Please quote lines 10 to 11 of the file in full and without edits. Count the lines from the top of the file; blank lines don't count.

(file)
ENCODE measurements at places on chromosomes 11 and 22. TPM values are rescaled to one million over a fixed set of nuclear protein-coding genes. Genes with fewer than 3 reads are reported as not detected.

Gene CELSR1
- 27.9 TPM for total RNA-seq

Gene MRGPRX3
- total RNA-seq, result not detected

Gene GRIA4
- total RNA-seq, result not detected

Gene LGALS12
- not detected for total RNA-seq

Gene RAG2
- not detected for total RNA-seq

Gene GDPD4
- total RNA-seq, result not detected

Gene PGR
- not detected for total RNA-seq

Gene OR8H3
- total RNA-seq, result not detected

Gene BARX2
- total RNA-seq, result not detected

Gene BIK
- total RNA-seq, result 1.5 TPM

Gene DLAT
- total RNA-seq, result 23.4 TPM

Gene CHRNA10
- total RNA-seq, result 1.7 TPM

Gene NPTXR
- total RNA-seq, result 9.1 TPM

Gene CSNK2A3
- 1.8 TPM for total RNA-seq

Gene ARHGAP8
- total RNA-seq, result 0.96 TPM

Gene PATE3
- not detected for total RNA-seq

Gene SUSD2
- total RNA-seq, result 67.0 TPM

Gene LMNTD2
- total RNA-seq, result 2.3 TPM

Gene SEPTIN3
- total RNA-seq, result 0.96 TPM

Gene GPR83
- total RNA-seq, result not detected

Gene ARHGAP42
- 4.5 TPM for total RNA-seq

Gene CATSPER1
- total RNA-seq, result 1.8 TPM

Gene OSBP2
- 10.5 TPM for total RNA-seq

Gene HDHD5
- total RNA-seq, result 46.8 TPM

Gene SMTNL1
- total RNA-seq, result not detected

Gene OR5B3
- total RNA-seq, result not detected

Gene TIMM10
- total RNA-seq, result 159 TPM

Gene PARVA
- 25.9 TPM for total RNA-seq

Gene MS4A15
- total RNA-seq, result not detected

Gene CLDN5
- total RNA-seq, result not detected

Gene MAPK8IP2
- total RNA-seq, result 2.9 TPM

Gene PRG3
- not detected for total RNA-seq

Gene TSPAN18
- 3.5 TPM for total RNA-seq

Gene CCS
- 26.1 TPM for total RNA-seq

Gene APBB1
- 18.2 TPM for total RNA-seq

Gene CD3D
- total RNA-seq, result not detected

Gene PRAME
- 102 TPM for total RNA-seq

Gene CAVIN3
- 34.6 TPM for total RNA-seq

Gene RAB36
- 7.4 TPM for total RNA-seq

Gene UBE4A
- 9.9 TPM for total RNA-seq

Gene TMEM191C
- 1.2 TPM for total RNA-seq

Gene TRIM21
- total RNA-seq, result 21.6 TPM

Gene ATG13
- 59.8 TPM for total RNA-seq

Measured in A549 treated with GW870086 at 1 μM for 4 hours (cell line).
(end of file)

Gene RAG2
- not detected for total RNA-seq